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    well, since he has a total of 7 months under saddle and most of the was in bad fitting tack...... my suggestions that he needs to be thought of as just started - i.e.: he is very crooked and not able to carry the rider correctly in the arena.

    if he were mine I would start work again on the lunge - make sure he will happily walk/trot/canter both ways on a correct circle in a nice forward swinging gait - no pulling or veering in... he should be in even rhythm , relaxed and forward and going with his neck long and reaching forwards/downwards. I would then start adding side reins at trot only - getting his to really reach out and down towards the bit (helps his back) once he can again go both ways easily reaching for the bit and staying in correct rhythm, then I would get back on him and think of him as a baby.... long straight lines, big rounded corners... have just a nice soft following hand. pay special attention to which rein he is heavier on, and GIVE on that rein so your contact is even (even if his neck bends).... once he is able to do this work easily then start adding in 20 meter circles and serpentines always paying attention to which rein is heavier and giving on that rein.

    make sure he stays active and forward - but give him time to learn to balance under you again.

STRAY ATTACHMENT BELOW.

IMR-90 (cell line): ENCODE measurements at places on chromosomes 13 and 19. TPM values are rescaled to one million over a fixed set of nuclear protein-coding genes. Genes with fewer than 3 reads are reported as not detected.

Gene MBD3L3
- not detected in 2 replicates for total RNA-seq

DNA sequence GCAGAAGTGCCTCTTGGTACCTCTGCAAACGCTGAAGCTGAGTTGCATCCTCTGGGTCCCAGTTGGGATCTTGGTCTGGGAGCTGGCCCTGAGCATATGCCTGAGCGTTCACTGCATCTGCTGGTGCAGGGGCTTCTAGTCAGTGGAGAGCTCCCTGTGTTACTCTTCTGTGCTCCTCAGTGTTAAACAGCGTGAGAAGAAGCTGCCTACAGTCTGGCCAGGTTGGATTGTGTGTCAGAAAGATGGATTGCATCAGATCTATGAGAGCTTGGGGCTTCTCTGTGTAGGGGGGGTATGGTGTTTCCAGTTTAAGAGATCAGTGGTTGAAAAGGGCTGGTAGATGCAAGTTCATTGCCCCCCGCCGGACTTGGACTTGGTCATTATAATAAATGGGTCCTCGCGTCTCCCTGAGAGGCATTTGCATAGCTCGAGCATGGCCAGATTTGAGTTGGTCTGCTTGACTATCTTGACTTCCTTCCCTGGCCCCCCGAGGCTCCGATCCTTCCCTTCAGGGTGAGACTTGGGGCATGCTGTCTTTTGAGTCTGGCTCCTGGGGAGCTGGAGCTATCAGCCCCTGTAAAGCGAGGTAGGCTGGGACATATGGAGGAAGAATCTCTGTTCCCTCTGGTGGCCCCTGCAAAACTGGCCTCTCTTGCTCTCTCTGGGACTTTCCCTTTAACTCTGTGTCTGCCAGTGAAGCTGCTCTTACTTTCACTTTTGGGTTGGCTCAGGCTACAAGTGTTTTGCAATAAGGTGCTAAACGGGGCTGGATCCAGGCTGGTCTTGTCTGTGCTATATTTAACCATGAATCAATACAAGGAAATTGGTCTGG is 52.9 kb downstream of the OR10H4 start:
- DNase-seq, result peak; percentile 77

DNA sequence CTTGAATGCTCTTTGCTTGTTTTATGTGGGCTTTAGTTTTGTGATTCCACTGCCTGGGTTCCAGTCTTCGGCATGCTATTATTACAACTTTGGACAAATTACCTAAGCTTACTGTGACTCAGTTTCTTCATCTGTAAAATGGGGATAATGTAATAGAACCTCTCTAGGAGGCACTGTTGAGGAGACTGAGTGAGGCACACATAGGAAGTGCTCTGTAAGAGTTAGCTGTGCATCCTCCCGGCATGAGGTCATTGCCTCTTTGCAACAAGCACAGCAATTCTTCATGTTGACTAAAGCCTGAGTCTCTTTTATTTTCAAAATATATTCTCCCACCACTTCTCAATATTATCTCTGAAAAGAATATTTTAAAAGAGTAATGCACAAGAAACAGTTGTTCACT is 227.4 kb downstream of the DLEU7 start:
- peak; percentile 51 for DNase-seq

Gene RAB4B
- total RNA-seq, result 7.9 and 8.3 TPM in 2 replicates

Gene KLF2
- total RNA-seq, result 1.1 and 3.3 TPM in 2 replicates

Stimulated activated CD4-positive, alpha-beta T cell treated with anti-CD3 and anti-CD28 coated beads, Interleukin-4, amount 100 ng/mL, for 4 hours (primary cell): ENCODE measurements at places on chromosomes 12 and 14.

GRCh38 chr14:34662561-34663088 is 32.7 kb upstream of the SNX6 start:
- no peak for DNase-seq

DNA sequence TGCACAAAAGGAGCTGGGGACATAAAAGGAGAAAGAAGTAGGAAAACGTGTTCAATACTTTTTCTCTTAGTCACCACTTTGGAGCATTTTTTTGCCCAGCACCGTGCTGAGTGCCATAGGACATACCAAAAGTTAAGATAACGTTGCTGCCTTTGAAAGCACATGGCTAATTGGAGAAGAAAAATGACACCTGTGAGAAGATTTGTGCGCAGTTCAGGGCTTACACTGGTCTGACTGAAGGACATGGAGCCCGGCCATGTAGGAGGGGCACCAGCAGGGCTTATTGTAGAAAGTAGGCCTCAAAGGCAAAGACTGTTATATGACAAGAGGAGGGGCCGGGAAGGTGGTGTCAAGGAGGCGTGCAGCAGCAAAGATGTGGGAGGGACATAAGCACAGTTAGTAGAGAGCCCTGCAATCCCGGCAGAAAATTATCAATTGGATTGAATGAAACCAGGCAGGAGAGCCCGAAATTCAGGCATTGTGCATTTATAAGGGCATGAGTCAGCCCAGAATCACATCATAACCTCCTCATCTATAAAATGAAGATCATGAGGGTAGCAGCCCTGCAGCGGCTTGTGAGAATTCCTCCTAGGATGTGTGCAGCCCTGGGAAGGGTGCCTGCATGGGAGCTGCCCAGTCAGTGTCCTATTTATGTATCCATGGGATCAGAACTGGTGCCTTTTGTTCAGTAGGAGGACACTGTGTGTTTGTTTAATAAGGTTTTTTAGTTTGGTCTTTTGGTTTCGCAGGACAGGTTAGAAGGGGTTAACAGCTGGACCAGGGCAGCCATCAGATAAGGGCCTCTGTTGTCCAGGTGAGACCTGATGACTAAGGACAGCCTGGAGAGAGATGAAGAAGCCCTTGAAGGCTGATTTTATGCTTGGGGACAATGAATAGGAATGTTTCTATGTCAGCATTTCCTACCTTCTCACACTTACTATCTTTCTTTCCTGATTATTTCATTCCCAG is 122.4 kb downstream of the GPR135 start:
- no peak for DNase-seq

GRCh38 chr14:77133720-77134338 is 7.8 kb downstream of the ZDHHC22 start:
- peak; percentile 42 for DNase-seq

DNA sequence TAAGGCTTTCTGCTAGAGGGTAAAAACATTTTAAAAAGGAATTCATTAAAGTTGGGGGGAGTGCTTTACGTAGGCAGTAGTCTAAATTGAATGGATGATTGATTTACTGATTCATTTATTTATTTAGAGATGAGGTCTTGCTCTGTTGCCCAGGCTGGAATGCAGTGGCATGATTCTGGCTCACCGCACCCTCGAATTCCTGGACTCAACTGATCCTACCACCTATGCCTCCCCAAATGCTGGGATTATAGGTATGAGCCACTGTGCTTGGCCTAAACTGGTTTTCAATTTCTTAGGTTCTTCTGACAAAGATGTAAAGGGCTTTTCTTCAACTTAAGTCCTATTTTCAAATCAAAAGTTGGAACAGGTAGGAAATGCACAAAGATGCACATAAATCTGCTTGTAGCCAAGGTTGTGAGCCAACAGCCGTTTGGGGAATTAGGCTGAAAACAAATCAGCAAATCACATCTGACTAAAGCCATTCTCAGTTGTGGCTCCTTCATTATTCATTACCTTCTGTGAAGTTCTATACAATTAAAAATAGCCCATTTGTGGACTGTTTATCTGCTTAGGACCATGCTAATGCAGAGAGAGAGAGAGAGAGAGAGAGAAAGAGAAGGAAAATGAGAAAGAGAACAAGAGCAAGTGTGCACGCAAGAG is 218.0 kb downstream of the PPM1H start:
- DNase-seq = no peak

once he does all of this well start adding in leg yielding at walk, then trot, etc.

    you can also do turn on the forehands to help teach lateral aids.

    if he continues to be heavy on one reins and or very crooked, don’t worry. just keep the work at a level where he can manage and continue to work on leg yielding, TOFs, big circles etc.

    it takes time to build muscles and develop suppleness... think of it as you having to learn to write with your non dominant hand... that is what you are teaching your horse.

    also get some good young horse books, take lessons etc.



  10. #10
    Join Date
    Feb. 24, 2011
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    You need to find a good dressage trainer in your area and start taking lessons. Trotting around on a twenty meter circle with a soft contact will probably not help you and your horse. If you can afford it, send him to a trainer for a month to help you begin to work through his issues.